A B C D E F G H I J K L M N O P Q R S T U V W X Y Z
C corporation
Common business slang to distinguish a corporation whose profits are taxed separate from its owners under subchapter C of the Internal Revenue Code, from an S corporation, whose profits are passed through to shareholders and taxed on their personal returns under subchapter S of the Internal Revenue Code.
capital case
A prosecution for murder in which the jury is also asked to decide if the defendant is guilty and, if he is, whether he should be put to death. When a prosecutor brings a capital case (also called a death penalty case), she must charge one or more "special circumstances" that the jury must find to be true in order to sentence the defendant to death. Each state (and the federal government) has its own list of special circumstances, but common ones include multiple murders, use of a bomb or a finding that the murder was especially heinous, atrocious or cruel.
capital gains
The profit on the sale of a capital asset, such as stock or real estate. If you sell your primary residence, you can exclude $250,000 in profit from capital gains tax. A couple can exclude $500,000.
capital punishment
The decision by a jury, in the second phase of a captital case, that the convicted defendant should be put to death.
capitalized interest
The accrued interest that is added to the principal balance of a loan while you are not making payments or your payments are insufficient to cover both the principal and interest due. When this happens, you end up paying interest on interest, sometimes called "negative amortization."
caption
A heading on all pleadings submitted to the court. It states basic information such as the parties names, court and case number.
carryover basis
The tax basis of someone who receives a gift. The recipient's basis is the same as the giver's; it simply "carries over" when the gift is made.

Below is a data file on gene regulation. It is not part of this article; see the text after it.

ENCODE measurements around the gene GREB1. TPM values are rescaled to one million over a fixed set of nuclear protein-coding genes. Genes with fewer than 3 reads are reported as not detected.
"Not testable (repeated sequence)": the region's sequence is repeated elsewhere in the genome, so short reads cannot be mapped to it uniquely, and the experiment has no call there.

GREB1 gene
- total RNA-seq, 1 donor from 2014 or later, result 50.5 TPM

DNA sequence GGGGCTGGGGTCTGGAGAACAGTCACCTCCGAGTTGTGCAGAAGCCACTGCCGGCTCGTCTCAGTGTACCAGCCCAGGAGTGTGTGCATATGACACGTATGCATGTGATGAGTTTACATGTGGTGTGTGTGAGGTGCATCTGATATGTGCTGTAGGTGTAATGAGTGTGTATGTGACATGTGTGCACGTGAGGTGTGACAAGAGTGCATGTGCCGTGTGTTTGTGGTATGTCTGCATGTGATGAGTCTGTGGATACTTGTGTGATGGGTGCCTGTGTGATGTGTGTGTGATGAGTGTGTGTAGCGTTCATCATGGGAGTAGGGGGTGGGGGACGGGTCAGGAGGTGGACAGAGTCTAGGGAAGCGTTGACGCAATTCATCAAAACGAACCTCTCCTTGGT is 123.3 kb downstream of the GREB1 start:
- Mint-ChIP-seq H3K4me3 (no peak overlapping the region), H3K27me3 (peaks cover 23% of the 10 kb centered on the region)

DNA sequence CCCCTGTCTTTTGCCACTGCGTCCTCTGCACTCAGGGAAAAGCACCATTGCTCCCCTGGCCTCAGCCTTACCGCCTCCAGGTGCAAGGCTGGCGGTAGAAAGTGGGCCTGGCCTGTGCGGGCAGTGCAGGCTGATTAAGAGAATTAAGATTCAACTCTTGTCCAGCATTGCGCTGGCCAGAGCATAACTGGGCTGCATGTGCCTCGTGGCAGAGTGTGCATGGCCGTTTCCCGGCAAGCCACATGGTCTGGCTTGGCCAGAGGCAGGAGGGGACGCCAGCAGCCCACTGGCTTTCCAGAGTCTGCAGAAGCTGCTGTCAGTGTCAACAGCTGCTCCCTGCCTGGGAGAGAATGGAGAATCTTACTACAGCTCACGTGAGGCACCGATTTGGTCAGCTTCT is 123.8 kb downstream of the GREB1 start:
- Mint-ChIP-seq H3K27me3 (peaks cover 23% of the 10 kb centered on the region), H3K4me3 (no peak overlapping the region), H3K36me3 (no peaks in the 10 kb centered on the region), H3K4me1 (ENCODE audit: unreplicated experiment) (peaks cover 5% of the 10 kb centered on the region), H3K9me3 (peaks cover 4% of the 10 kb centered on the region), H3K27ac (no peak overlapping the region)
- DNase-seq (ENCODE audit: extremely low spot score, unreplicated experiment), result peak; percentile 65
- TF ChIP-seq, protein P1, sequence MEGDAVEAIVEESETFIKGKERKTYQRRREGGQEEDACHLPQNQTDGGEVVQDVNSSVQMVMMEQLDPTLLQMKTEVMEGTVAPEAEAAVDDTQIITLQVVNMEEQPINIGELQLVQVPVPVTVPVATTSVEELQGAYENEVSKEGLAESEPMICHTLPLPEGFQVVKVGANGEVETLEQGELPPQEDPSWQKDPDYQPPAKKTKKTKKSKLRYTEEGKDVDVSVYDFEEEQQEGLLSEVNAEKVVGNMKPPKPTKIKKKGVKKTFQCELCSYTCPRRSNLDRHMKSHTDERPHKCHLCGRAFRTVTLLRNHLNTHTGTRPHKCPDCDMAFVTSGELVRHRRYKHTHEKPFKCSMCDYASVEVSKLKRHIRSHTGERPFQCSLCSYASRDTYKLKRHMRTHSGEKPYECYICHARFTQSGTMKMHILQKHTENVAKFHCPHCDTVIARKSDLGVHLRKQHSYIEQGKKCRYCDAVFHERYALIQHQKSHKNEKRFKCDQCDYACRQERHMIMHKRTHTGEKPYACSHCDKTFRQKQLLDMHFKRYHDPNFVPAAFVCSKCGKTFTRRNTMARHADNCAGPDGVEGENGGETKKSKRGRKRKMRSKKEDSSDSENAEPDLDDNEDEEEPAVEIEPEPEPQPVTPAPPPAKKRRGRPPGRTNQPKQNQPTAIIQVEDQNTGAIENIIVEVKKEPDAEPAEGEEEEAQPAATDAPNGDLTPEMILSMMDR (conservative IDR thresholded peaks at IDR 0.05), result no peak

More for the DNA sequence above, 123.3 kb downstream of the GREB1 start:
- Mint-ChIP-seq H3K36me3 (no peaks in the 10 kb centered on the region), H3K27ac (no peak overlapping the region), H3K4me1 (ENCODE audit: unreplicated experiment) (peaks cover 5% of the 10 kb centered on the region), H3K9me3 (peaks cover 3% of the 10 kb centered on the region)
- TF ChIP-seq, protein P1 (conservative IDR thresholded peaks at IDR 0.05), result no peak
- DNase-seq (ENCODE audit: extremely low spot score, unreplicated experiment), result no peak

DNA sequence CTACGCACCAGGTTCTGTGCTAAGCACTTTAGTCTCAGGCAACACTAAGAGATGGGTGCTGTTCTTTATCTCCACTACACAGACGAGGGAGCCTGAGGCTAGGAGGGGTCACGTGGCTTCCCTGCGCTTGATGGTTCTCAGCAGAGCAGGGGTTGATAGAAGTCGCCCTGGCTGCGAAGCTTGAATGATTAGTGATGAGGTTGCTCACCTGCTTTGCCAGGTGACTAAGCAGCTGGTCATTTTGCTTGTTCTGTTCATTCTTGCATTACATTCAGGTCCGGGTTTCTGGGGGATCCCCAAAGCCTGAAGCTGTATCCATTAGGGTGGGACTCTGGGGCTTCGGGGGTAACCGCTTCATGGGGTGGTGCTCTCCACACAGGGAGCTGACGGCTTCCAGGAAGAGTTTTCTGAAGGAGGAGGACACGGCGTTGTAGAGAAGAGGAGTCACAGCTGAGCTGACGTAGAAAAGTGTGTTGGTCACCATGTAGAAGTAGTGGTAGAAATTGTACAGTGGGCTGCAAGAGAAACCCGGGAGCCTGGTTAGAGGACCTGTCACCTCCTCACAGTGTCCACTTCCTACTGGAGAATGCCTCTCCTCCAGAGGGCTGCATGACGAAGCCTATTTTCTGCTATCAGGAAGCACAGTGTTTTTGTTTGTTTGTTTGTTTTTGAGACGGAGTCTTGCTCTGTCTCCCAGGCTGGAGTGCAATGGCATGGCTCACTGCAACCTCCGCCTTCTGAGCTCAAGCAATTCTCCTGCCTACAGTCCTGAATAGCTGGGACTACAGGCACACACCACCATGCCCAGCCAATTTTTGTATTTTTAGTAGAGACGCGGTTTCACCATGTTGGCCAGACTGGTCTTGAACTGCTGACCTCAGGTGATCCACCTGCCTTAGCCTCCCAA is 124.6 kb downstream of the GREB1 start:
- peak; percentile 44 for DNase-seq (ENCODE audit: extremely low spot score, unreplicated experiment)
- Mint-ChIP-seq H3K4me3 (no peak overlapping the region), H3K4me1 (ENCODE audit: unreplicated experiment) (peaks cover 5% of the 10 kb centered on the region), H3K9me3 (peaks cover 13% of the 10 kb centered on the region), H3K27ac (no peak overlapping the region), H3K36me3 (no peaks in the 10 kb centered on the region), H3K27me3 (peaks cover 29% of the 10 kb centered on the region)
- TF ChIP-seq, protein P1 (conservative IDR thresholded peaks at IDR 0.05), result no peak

case
A term that most often refers to a lawsuit -- for example, "I filed my small claims case." "Case" also refers to a written decision by a judge -- or for an appellate case, a panel of judges. For example, the U.S. Supreme Court's decision legalizing abortion is commonly referred to as the Roe v. Wade case. Finally, the term also describes the evidence a party submits in support of her position -- for example, "I have made my case" or "'My case-in-chief' has been completed."
cash surrender value
The amount of cash available upon voluntary termination of an insurance policy before the insurance benefits become payable.
cause of action
A specific legal claim -- such as for negligence, breach of contract or medical malpractice -- for which a plaintiff seeks compensation. Each cause of action is divided into discrete elements, all of which must be proved to present a winning case.
CC&R
See covenants, conditions & restrictions.
CCCS
See Consumer Credit Counseling Service.
census
An official count of the number of people living in a certain area, such as a district, city, county, state, or nation. The United States Constitution requires the federal government to perform a national census every ten years. The census includes information about the respondents' sex, age, family, and social and economic status.
certification mark
A name, symbol, or other device used by an organization to vouch for the quality of products and services provided by others, for example, the "AAA Approved" sign found at hotels.
certification of trust
See abstract of trust.